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    I've stopped running in my VFFs, too many calf issues.

    I'm doing a lot of walking in them, and will try and use them again but I'd rather than run in trainers with an insert to support my collapsing ankle than not run because I'm injured. I'm doing a lot of weights work to try and strengthen my calves, which should help!

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    Analog6's Avatar
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    Massaging it couldn't do any harm. What about some anti-inflammatory gel at night to (a) ease an apin and (b) promote healing. Probably not a good idea in the day if you are on it as it could mask any pain warnings. Would the deep heat/wintergreen gels help?
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  8. #8
    stevewithers1974's Avatar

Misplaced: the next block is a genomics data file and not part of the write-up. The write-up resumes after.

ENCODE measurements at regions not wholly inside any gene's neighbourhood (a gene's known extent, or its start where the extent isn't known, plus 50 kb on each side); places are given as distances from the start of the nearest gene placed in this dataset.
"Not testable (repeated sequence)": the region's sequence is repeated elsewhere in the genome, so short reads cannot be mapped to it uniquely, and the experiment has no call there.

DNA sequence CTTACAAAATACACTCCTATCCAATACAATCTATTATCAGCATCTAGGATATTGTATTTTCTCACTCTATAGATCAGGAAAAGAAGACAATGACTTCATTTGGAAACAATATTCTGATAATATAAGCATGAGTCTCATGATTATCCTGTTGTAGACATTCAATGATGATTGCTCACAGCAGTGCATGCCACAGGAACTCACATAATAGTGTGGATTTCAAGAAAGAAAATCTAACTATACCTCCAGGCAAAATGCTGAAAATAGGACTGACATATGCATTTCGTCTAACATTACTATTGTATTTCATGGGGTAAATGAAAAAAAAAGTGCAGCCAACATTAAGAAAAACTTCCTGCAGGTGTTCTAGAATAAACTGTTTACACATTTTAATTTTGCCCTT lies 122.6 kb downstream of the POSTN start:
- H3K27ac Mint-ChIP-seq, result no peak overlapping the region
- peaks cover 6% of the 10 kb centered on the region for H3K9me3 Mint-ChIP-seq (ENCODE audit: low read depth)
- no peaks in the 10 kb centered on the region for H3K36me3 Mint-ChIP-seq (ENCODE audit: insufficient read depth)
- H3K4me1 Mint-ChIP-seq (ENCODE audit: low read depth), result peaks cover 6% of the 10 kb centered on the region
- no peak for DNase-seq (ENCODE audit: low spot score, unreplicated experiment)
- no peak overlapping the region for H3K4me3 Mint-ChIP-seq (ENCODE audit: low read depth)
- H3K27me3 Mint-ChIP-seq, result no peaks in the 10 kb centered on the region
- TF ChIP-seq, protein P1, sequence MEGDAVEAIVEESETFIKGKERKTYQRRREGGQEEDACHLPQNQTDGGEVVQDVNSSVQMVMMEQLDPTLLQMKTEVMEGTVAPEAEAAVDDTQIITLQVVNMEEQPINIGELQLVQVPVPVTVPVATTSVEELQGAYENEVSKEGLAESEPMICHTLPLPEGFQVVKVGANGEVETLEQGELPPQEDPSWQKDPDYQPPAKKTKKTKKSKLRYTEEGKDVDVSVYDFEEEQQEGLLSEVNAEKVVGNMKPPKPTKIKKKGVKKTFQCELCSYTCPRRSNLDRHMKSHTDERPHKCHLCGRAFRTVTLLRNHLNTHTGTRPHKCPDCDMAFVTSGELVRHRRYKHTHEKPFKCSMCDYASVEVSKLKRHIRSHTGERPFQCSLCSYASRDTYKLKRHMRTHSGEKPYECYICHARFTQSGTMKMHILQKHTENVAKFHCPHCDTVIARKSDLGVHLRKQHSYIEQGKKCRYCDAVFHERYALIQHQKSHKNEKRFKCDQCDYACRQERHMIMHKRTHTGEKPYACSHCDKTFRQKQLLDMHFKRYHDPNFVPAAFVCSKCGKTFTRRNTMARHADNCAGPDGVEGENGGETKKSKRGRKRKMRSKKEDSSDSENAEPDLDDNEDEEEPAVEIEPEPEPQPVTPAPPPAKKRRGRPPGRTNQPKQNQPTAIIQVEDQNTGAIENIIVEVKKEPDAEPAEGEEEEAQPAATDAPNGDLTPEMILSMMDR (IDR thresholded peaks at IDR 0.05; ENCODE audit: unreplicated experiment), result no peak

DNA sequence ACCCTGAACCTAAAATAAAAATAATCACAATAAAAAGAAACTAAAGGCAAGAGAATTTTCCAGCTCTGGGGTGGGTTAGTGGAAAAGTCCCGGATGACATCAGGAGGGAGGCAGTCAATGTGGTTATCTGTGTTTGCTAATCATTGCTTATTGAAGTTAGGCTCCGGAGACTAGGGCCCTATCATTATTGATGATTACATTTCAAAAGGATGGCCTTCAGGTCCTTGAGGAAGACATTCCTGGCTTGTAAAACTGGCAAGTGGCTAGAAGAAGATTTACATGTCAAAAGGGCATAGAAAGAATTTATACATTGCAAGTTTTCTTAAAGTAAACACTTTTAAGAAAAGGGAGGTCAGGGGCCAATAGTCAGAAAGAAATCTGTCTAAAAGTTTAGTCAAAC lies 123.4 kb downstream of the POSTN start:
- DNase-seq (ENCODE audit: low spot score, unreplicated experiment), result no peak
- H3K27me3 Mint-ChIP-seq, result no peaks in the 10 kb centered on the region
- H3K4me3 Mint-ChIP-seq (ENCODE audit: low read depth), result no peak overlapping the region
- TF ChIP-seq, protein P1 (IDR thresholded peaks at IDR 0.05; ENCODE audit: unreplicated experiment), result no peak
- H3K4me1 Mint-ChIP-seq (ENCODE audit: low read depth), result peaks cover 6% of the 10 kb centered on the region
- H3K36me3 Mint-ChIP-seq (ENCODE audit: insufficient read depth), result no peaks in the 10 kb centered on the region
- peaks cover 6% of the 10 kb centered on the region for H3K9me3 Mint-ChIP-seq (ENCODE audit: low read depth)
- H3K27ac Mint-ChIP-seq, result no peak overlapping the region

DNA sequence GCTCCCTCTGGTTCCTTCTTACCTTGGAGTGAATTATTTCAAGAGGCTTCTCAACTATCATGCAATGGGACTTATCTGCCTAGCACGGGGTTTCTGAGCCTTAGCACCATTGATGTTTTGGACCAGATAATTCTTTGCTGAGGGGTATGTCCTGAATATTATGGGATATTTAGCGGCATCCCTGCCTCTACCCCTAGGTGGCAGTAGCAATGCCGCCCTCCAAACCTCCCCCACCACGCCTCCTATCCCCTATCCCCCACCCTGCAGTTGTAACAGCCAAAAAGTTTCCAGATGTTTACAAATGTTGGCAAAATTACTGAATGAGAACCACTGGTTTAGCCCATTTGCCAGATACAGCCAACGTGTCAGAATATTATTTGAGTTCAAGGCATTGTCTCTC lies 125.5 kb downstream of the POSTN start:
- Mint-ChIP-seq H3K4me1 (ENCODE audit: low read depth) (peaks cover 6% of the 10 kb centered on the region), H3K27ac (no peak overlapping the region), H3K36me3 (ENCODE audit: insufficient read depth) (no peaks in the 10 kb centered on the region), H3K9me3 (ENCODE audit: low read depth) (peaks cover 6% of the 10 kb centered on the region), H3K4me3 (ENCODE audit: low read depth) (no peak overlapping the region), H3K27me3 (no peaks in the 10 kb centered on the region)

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    Trying a foam roller to help. Don't want anti-inflammatories at all if I can help it - they do interfere with healing. The prostaglandins and other signalling molecules are there to promote cellular repair, so why block them?

    I do use Tiger Balm, but it is very smelly, so using it too much at work...

  9. #9
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    The stick (massage roller) helped me. My problem was just a tight, knotted sore muscle. I used the stick on it just about every time i had to sit down. You work the areas that you feel a dull ache when you roll it over. Also lay it on the floor and roll the bottom of your foot over it. Tight calf muscles can have many causes. The stick for the lower leg and a foam roller for the hip and upper leg will work to keep the entire legs muscles from tightening up. I now just roll over a 4" diameter PVC pipe. It doesn't wear out like the foam rollers do. If it's cramping muscles you're experiencing, you'll have to fix that with diet.